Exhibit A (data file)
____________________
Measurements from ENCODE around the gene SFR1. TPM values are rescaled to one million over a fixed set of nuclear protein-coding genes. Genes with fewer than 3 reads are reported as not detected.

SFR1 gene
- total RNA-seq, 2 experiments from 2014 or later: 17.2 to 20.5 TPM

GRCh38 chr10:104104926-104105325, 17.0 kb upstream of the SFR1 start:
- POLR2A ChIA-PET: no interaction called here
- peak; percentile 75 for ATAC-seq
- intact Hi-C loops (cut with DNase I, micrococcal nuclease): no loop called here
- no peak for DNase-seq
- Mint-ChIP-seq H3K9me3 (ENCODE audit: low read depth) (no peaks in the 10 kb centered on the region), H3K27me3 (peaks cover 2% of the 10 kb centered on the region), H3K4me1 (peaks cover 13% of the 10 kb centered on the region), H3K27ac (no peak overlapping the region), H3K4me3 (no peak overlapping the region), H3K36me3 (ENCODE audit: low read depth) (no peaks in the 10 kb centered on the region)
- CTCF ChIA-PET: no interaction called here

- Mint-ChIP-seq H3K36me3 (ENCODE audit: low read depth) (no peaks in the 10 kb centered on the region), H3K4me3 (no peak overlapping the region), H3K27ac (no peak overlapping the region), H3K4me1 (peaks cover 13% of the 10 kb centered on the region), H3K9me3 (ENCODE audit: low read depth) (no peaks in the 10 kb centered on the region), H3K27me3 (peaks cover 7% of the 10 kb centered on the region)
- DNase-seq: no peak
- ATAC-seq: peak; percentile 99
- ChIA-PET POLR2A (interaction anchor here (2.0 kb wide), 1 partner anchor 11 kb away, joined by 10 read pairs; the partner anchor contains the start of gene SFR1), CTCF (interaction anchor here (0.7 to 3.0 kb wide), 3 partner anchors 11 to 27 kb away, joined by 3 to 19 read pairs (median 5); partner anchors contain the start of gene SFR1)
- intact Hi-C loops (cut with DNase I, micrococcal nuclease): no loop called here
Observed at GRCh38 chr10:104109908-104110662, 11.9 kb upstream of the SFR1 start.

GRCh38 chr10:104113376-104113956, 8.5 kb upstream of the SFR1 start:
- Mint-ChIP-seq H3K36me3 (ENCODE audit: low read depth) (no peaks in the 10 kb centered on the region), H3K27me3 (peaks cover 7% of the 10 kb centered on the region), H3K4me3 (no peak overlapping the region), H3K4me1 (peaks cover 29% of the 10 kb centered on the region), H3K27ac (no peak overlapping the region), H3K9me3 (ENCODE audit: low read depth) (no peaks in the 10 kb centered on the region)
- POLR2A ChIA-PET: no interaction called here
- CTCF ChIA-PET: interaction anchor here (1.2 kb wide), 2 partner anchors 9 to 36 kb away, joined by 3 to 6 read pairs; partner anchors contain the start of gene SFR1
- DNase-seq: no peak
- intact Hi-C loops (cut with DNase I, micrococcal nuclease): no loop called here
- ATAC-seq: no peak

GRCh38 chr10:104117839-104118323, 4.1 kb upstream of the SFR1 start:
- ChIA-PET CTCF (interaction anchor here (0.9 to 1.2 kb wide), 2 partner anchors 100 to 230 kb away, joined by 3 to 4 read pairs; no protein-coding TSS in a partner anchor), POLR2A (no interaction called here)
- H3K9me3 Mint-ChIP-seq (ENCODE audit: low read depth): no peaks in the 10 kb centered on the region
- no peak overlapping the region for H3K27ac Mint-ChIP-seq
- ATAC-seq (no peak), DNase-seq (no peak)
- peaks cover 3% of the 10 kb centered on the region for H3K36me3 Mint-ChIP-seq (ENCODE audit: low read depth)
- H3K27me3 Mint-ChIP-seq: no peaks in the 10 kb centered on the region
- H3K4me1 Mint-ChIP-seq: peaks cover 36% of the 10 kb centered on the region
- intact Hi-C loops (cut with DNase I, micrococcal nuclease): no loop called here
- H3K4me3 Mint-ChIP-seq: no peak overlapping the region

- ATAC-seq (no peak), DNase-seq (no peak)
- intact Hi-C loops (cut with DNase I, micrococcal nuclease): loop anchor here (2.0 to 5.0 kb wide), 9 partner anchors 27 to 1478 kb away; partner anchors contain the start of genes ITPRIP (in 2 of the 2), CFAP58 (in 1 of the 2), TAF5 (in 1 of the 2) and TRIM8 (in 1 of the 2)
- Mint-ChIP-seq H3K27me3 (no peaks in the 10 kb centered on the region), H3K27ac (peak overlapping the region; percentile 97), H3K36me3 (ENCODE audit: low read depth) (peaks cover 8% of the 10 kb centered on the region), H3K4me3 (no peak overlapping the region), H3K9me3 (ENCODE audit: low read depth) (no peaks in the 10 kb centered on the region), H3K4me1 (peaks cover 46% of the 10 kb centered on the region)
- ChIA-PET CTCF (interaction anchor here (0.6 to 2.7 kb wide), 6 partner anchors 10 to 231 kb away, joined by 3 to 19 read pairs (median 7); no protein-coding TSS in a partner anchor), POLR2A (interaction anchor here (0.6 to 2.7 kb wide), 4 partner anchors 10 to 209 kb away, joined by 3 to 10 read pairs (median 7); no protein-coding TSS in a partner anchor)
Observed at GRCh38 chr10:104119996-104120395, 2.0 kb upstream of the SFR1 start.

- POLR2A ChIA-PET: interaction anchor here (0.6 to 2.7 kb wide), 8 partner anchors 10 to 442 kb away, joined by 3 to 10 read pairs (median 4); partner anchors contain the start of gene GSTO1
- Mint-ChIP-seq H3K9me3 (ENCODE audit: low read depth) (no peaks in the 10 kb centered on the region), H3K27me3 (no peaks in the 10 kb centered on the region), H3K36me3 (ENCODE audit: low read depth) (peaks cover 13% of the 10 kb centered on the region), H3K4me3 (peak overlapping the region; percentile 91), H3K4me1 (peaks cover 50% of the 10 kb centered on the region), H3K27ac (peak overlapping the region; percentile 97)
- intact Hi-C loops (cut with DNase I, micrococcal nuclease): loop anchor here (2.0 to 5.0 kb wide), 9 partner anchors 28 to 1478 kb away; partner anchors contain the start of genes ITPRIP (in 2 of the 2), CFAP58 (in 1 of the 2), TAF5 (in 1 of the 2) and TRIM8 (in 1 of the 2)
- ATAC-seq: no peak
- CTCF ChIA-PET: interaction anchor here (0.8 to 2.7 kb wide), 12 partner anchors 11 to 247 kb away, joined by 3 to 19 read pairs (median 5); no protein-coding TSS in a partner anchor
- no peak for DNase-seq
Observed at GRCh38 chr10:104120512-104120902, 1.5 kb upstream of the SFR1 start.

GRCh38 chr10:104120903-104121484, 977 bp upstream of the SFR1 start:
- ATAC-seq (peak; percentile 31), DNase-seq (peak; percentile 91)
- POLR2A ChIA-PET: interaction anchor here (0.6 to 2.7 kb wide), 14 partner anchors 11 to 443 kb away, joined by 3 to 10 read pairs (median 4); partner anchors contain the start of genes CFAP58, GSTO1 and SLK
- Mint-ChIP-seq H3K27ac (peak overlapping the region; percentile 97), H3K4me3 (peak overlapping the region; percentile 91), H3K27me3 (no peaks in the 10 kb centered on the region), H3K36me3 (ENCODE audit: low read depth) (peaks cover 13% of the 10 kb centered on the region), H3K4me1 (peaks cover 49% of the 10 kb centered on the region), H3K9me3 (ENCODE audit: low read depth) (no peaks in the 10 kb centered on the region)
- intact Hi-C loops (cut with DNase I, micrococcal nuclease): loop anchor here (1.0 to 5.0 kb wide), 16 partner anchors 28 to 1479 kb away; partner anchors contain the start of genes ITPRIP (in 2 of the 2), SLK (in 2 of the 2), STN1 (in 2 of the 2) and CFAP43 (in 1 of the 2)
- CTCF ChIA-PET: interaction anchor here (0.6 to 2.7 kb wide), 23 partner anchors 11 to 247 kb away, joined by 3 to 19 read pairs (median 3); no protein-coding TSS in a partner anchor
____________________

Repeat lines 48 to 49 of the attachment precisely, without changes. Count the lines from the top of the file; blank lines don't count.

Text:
- POLR2A ChIA-PET: interaction anchor here (0.6 to 2.7 kb wide), 14 partner anchors 11 to 443 kb away, joined by 3 to 10 read pairs (median 4); partner anchors contain the start of genes CFAP58, GSTO1 and SLK
- Mint-ChIP-seq H3K27ac (peak overlapping the region; percentile 97), H3K4me3 (peak overlapping the region; percentile 91), H3K27me3 (no peaks in the 10 kb centered on the region), H3K36me3 (ENCODE audit: low read depth) (peaks cover 13% of the 10 kb centered on the region), H3K4me1 (peaks cover 49% of the 10 kb centered on the region), H3K9me3 (ENCODE audit: low read depth) (no peaks in the 10 kb centered on the region)